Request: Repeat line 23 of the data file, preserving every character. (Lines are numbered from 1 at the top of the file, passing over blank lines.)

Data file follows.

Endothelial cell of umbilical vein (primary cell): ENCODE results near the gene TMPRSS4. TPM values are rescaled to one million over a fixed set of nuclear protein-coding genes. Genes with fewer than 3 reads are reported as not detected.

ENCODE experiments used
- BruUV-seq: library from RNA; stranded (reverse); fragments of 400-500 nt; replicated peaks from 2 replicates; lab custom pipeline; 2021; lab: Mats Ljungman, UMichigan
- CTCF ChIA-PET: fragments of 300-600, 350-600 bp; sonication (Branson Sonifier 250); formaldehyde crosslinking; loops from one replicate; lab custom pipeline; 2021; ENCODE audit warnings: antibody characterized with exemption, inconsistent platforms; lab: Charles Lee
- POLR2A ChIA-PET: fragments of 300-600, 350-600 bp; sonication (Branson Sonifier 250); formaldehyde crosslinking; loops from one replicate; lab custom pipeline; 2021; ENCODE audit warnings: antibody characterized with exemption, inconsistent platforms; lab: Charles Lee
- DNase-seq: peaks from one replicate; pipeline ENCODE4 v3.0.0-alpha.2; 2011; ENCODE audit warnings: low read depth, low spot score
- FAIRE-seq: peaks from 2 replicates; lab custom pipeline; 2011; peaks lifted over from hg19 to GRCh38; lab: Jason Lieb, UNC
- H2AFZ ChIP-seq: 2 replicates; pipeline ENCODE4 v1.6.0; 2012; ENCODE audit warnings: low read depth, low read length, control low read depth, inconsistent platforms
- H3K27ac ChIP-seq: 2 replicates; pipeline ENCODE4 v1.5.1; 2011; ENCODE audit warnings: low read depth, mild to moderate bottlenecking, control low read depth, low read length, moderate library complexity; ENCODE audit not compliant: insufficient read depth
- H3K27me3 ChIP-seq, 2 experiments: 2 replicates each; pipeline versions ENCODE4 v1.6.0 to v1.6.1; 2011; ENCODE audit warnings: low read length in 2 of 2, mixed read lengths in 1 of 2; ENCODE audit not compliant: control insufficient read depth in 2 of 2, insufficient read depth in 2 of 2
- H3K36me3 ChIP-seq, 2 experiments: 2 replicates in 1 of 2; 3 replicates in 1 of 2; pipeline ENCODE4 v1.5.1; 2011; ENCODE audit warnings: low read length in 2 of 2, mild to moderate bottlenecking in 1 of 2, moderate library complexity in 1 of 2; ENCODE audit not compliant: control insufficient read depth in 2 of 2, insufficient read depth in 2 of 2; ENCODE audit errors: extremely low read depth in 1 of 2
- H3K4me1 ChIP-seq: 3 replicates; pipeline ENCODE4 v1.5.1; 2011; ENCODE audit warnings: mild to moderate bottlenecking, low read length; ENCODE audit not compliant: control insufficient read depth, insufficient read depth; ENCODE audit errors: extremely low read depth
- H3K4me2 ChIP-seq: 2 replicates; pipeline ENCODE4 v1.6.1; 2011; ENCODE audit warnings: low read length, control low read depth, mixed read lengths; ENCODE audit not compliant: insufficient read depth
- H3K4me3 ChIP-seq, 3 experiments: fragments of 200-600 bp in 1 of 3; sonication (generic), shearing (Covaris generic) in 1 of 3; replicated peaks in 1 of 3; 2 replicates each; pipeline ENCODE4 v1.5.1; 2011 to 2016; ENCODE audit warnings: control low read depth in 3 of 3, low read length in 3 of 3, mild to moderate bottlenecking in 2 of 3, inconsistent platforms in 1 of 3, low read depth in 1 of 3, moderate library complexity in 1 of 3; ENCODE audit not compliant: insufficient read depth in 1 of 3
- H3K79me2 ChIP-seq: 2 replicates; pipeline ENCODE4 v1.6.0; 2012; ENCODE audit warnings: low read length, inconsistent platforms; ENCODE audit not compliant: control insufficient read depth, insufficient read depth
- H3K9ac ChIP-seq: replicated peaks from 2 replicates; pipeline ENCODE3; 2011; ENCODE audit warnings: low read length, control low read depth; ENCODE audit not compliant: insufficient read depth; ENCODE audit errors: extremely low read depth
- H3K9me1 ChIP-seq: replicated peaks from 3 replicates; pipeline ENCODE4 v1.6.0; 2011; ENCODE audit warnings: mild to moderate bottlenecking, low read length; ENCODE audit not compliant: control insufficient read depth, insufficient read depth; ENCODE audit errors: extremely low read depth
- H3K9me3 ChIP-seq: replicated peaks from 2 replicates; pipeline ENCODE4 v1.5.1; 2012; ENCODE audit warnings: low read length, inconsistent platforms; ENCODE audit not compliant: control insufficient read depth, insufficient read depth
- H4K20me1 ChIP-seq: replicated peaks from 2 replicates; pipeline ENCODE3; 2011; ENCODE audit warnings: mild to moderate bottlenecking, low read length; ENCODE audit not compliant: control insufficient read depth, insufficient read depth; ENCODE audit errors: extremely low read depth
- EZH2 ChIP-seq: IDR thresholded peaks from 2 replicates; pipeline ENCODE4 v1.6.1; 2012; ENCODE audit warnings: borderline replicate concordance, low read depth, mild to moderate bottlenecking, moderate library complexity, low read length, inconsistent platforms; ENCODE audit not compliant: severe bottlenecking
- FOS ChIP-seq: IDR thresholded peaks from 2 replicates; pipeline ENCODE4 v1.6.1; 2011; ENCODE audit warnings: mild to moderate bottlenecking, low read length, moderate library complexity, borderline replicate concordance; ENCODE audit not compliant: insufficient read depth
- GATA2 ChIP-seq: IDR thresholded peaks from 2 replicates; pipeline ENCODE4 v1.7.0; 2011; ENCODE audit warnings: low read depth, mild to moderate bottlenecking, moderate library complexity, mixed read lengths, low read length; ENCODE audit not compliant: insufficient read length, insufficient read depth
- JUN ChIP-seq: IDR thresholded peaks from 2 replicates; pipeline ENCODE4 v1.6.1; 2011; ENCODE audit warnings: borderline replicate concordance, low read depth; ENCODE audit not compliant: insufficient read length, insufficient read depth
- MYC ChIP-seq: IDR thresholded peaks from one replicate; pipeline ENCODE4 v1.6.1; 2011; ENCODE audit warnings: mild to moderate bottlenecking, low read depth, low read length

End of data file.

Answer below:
- JUN ChIP-seq: IDR thresholded peaks from 2 replicates; pipeline ENCODE4 v1.6.1; 2011; ENCODE audit warnings: borderline replicate concordance, low read depth; ENCODE audit not compliant: insufficient read length, insufficient read depth